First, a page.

6. The Committee is working hand-in-hand with the leadership of the County Assembly to ensure passage of the all-important Laikipia County Tourism Bill. The Bill sets the stage for interaction of the County with the sustainable tourism community in Laikipia.

The next meeting of the LTA is May 11, 2017. LWF serves as secretariat to the LTA, and will continue to host its development with office space, finance and administrative services, communications, and information management.

We’re making tourism a stronger and vibrant part of Laikipia’s future – and that can’t be a bad thing.

Elephants Aren’t Always Such Friendly Giants…

It was a Friday night around 10:00pm in Marmanet, West Laikipia. I was at that point of falling into a deep sleep when screams rang out, followed by the banging of metal objects. More screams and more unpleasant noises quickly followed. At that point, my mind was racing! This town that was completely foreign to me, might just be the last town I would ever explore. Surely outsiders must have come in and were now on a rampage! My first thought…hide the little valuable items I have. I then left my room to find my colleague, Moses, to assure him that all would be well. I was ready to stand on the front line to make sure that we got out of this situation…whatever that situation was.

I found Moses already in the car. He was cool and extremely calm.  “Let’s go and help them”, he said. Not wanting him to sense my deep fear, I could only manage a feeble “ok”. We drove for just a few minutes before we came across a sizeable number of residents, the source of all the screaming and banging. Just a few feet from where they stood were several elephants, eating their way through the young maize and bean crops appearing to be not the least affected by the ruckus. For just one second, I thought of taking a selfie… after all, I have to document this unbelievable situation that completely shattered all the majestic images I had of elephants…..you know the ones where the mummy and baby elephant walk up to the car, say hello by sniffing around the strange contraption, give a little wave of their trunks and then walk calmly away. But the fear, anger and sheer anxiety in the air made me put my phone away. I joined one of the Marmanet residents to find out more about what was happening. For the 4th night in a row that week, 3 elephants had left the Rumuruti Forest and were now feeding on food that was meant to sustain numerous families for a good part of the year. “This is our way of life now. We have been doing this for years. I have children that do not know how to sleep a whole night through. This is just the way things are,” Peter Kaminjui explained to me.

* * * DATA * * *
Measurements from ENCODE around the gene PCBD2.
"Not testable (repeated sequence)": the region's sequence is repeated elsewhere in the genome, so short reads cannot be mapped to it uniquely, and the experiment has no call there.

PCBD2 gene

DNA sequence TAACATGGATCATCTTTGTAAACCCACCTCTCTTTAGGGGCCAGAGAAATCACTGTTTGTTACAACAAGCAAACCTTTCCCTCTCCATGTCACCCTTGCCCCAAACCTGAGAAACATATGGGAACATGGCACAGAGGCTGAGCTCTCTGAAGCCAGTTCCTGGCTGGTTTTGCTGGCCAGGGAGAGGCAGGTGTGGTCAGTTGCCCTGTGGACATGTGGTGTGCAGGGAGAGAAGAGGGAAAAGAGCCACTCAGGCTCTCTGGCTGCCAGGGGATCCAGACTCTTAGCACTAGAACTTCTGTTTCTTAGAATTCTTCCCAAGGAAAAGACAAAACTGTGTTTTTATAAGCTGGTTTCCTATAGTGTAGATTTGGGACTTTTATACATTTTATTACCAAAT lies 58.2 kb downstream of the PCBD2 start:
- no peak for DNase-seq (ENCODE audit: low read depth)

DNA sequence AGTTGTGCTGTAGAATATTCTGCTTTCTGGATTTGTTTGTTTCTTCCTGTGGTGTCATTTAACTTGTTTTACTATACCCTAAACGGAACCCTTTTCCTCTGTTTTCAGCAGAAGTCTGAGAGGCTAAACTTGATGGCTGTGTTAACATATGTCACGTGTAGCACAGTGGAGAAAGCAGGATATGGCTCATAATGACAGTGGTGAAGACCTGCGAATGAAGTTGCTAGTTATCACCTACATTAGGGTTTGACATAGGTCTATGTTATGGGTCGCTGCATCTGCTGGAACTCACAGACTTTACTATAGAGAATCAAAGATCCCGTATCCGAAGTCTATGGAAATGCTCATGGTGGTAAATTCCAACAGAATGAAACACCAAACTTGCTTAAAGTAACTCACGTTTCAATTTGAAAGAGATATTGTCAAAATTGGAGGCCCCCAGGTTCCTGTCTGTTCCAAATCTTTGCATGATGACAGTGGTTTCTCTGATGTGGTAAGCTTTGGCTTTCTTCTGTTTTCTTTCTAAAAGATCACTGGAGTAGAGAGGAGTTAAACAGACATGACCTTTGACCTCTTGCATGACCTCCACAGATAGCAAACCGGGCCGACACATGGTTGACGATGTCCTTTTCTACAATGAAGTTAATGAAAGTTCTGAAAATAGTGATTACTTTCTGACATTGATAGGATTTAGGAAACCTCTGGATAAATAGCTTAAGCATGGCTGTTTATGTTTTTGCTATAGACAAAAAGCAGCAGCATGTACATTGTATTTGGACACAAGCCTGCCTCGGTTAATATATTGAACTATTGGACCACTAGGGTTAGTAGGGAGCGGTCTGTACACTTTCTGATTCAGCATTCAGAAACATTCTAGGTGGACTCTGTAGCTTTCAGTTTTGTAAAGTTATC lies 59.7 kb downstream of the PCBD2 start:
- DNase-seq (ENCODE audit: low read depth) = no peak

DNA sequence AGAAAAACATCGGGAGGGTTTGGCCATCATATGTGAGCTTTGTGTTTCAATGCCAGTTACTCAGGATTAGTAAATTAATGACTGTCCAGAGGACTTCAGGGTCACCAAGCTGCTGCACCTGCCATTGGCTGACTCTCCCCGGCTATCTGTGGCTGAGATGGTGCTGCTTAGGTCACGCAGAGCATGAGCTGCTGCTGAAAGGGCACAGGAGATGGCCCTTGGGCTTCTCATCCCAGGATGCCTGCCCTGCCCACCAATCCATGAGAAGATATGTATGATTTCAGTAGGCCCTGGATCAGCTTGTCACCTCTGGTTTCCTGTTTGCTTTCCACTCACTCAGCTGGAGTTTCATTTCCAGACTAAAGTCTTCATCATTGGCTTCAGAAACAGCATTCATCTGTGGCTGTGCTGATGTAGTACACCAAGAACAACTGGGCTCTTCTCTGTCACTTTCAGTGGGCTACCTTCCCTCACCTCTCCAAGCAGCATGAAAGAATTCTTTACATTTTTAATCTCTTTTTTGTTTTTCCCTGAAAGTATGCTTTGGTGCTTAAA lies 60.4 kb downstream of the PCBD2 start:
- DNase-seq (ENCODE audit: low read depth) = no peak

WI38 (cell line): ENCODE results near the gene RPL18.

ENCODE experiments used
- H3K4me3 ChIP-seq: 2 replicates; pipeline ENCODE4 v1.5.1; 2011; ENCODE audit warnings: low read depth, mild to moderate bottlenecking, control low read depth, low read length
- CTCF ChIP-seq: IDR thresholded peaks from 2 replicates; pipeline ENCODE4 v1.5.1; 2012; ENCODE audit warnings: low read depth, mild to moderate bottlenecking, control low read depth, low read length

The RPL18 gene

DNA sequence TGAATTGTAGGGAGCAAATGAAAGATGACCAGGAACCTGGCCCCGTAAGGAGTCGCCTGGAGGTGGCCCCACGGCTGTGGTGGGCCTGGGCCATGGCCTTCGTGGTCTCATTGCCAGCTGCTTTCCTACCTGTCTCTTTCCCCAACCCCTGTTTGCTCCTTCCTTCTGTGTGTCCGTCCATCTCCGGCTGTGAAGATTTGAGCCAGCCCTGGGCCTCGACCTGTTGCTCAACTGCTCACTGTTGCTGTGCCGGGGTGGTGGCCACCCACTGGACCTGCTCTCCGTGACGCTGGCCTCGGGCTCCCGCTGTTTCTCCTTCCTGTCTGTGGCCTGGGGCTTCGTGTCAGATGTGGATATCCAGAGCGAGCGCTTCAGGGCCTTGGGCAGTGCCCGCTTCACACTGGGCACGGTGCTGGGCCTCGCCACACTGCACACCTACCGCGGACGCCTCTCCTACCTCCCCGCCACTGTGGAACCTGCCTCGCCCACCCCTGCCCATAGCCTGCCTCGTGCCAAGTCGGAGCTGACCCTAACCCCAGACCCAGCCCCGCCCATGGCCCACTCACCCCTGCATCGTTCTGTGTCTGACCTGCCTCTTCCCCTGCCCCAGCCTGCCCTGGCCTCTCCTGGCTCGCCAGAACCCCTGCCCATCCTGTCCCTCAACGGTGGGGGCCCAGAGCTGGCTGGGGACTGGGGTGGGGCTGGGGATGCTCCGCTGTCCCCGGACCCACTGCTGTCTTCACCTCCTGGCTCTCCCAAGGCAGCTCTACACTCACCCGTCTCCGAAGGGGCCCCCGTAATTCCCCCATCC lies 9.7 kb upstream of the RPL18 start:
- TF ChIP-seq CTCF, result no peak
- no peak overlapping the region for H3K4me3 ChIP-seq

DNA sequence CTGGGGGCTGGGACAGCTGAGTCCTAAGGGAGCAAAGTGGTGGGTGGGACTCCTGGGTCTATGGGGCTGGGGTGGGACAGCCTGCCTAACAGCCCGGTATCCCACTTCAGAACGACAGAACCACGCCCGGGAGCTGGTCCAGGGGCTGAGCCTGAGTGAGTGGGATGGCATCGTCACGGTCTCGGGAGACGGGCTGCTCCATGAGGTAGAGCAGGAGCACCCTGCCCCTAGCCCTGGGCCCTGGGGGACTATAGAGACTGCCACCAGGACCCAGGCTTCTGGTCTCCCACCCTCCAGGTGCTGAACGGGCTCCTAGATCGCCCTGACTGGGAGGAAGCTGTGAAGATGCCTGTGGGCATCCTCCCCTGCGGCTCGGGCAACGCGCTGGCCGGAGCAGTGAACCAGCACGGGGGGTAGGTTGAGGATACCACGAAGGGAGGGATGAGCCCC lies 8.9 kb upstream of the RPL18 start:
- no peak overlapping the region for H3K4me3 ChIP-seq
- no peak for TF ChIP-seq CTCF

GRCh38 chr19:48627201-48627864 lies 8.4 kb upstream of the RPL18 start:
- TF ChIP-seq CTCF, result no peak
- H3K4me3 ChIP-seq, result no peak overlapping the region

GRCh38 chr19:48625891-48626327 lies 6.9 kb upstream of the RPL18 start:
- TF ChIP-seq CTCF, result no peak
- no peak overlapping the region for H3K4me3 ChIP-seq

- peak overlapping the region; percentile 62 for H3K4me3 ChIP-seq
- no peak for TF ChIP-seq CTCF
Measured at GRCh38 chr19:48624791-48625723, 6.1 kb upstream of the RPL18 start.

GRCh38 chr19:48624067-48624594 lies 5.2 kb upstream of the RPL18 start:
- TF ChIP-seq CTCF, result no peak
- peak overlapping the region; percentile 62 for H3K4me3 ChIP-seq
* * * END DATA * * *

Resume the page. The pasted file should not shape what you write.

We all watched helplessly as the situation goes on for a further 4 hours before fatigue and feelings of abandonment finally take over and we all retreat to our respective dwellings, hoping that the morning will bring a much needed solution. Sleep evaded me the rest of the night. How was this possible? How can my favourite animal bring so much distress on undeserving Laikipians? What happened to the friendly elephants that reside in my mind?

The next morning one of the resident farmers made a beeline for us…. “come and see what the elephants have done.  You have to pay for this!!”. We cautiously followed him to his shamba and could not believe what we saw. Remnants of crops that would have yielded bananas, oranges, sugarcane and potatoes were scattered all around. In just one night everything he would have cultivated was gone!

Residents in Marmanet have been facing this elephant problem for years. Moses affirms this – “I can see my children inheriting this situation. My father, Daudi Koske, chased elephants when he was young. He taught me how to chase the elephants and now I am teaching my son Kiprop, who is now an expert! Our children don’t need to go for trips to see elephants in conservancies because the elephants come to us. This situation has become worse and I am sure my grand children will be elephant chasers too!”

Moses goes on to tell me that he now buys all his food from the supermarket. He is pained because he is capable of feeding his family from his land but can’t because the elephants destroy everything. His comment brings back tales of the fertile lands in West Laikipia that my parents once told me about “this is where the best potatoes that make the best chips in Kenya are grown…. See those vegetables displayed on the side of the highway? They all come from West Laikipia….. that’s where all the food that we enjoy comes from,” I recall my mom’s words with sadness in my heart.

Elephants are not the only culprits here. Other wild animals like leopards, impalas, monkeys, warthogs and guinea fouls feed on crops meant for the dinner table and market place. Many mechanisms have been adopted to try and scare away the animals, but few work. Burning of hot pepper, creating a distraction through noise, increasing vigilance at night, and the use of beehives just don’t seem to have their intended impact any more.  Residents were promised a fence to keep out the wildlife years ago, but that too has failed. I asked over 20 residents what they think the core problems are that has heightened this situation. Their response:

  • The prolonged drought.
  • Pastoralist’s invasion into private lands and Rumuruti Forest.
  • Increased elephant population.
  • Lack of Government support.
  • Politics and poor leadership.

I left Marmanet deep in thought. I wondered how the residents would survive. I wondered how long they could continue living these sleepless nights, consumed with a frustration most of us know little about. Moses could sense my trepidation and in his usual calm way he says, “One day we will get our fence…I know it will not solve all our problems, but that would be a very good start to getting back our lives as farmers”.

John Gitonga is currently an intern at the Laikipia Wildlife Forum and wrote this story while on assignment in Marmanet, West Laikipia.